An Osteo Science Foundation-funded research project.
The evolution of head and neck reconstruction dates to approximately 1000 BC, when Sushruta, the father of Indian surgery, introduced the theory for arguably the first regional pedicled flap in rhinoplasty. Ancient Egyptian, Greek, Persian, and Indian civilizations expanded on this medical marvel by contributing to discoveries in human anatomy, whereas Roman physicians described possibilities for local tissue rearrangements for nearly all segments of the face. After centuries of advancements through different eras with varying types of tissue transfer, the pioneering of free flap surgery dominated the 1960s and 1970s, most notably the fibular osseous and iliac osteocutaneous flaps.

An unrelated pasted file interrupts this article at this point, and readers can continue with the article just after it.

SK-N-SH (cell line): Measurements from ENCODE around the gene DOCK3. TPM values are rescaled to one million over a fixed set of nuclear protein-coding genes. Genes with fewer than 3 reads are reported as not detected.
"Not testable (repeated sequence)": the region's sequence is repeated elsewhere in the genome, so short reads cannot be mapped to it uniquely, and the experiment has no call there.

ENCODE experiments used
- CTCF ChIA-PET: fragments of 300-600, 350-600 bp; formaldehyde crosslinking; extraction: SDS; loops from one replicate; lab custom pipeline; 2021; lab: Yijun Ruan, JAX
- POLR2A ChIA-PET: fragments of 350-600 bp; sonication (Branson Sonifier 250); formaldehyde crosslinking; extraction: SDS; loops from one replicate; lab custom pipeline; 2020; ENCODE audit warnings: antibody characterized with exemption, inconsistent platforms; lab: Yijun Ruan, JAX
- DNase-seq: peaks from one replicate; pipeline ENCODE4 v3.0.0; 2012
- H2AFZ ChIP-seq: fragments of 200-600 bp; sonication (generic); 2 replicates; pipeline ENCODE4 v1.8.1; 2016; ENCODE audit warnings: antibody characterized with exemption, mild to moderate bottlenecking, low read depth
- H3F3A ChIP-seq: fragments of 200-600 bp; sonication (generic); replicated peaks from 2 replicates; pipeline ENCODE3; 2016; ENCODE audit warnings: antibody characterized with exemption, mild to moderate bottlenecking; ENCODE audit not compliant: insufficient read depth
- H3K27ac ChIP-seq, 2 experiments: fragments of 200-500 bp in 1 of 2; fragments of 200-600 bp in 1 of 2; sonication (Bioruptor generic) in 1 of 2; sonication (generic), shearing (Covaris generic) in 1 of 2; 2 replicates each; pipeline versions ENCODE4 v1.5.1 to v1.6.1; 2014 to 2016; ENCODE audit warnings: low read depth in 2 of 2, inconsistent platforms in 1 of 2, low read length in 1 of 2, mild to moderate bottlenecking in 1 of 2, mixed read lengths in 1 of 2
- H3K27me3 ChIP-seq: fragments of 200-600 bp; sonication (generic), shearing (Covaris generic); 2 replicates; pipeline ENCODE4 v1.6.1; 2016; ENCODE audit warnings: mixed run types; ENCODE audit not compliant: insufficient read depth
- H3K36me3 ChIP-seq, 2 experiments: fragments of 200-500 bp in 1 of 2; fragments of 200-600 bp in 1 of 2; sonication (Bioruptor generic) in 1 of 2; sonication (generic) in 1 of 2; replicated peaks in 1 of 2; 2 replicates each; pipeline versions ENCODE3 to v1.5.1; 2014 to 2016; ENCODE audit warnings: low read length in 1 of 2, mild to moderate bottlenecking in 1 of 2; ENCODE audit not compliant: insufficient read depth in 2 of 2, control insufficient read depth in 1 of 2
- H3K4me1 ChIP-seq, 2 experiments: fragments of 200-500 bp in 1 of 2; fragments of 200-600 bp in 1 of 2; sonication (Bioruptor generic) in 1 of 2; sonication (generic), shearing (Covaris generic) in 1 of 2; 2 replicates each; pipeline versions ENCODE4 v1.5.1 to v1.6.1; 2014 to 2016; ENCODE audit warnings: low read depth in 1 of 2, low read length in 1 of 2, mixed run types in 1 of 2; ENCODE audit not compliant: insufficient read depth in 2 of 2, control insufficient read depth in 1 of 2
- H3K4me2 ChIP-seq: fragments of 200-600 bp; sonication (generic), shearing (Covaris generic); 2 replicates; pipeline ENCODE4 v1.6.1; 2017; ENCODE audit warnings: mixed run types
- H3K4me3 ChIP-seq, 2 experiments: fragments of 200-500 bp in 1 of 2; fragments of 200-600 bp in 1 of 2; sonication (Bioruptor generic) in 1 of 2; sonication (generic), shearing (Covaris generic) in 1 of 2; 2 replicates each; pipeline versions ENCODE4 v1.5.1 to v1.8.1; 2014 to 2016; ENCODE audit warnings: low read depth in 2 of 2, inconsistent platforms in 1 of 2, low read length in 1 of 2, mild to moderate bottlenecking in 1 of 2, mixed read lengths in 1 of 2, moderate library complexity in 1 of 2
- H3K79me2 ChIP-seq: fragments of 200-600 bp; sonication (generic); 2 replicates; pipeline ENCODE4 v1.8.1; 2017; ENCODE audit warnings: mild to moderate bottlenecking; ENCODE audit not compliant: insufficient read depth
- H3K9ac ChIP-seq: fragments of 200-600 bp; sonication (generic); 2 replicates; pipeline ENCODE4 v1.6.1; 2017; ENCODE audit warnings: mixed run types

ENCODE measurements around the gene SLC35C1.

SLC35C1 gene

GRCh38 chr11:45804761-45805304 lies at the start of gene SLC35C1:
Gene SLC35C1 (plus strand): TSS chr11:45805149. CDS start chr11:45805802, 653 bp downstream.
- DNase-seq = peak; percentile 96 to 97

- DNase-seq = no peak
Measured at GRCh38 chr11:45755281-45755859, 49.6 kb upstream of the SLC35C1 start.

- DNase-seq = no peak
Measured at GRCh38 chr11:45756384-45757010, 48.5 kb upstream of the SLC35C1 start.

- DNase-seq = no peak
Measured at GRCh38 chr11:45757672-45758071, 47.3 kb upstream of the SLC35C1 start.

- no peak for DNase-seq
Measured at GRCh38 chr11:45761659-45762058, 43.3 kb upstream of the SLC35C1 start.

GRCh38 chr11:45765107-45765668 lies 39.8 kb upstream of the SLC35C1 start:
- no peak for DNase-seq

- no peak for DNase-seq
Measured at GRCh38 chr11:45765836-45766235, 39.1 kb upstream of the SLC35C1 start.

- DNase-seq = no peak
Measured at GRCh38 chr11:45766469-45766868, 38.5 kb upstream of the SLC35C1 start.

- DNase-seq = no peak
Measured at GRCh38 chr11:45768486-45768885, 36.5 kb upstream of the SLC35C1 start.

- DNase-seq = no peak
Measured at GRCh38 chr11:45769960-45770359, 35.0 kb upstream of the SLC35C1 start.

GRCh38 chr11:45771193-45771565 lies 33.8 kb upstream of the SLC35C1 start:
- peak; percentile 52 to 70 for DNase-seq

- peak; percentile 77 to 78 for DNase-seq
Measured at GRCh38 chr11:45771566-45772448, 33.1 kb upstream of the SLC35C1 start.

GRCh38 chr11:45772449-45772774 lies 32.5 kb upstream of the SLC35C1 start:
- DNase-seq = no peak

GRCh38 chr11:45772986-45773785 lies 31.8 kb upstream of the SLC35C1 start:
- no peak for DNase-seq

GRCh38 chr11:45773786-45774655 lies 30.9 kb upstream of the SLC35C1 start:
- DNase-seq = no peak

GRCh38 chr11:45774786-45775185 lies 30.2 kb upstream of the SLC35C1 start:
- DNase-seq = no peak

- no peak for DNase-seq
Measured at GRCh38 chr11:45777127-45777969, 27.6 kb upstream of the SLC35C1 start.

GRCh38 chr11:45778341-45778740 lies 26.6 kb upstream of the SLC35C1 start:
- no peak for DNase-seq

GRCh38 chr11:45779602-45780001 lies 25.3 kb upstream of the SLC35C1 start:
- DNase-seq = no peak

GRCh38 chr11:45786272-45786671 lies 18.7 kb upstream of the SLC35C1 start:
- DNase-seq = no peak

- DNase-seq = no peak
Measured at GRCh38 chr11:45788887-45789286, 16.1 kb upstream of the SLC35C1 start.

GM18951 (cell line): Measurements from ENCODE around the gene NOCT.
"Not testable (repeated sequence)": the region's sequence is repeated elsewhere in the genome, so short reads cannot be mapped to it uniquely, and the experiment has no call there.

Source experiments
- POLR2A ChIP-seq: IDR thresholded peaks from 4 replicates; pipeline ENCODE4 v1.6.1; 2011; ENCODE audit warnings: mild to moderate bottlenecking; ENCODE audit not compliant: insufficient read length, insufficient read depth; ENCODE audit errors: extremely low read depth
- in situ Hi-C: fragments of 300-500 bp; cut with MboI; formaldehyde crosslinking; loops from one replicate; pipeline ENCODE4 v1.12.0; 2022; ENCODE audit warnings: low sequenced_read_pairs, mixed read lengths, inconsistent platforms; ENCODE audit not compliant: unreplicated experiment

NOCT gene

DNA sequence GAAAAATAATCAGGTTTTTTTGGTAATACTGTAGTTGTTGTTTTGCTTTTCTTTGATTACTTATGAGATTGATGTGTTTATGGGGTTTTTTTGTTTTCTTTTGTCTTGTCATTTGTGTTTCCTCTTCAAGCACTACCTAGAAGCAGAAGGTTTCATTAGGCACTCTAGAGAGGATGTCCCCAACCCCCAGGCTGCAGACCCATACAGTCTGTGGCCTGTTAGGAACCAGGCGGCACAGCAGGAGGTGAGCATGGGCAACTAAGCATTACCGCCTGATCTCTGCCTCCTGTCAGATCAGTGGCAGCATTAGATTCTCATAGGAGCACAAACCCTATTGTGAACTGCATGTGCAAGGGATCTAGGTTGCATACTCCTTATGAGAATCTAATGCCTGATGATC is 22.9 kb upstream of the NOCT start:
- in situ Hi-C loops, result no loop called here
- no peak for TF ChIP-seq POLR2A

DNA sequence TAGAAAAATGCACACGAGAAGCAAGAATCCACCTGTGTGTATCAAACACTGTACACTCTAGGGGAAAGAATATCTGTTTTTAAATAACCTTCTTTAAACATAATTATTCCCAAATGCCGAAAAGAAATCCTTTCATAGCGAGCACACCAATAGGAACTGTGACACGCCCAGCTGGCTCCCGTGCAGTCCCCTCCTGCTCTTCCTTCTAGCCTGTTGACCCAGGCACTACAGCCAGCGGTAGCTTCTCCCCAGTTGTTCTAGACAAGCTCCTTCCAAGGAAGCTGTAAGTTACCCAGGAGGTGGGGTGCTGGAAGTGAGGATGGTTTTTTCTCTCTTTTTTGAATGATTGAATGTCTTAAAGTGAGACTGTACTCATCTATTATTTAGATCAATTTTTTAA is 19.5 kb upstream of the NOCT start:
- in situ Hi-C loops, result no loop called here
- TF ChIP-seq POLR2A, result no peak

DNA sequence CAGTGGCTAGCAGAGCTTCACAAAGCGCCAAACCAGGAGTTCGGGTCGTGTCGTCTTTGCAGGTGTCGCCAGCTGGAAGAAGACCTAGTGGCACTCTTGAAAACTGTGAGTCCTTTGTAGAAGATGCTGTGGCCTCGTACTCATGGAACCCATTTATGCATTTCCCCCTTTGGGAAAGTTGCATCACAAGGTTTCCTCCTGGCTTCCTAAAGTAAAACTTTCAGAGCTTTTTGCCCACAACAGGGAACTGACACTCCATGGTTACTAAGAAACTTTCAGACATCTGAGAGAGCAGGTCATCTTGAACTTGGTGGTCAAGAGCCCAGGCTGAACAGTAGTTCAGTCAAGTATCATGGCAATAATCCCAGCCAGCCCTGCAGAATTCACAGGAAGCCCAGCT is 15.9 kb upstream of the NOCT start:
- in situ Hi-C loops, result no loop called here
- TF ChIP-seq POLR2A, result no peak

Jazayeri, H. E.; Dorafshar, A. H. “Engineering a New Era: Will Autogenous Tissue Remain the Gold Standard for Head and Neck Reconstruction?”, Journal of Oral and Maxillofacial Surgery, published online: 2018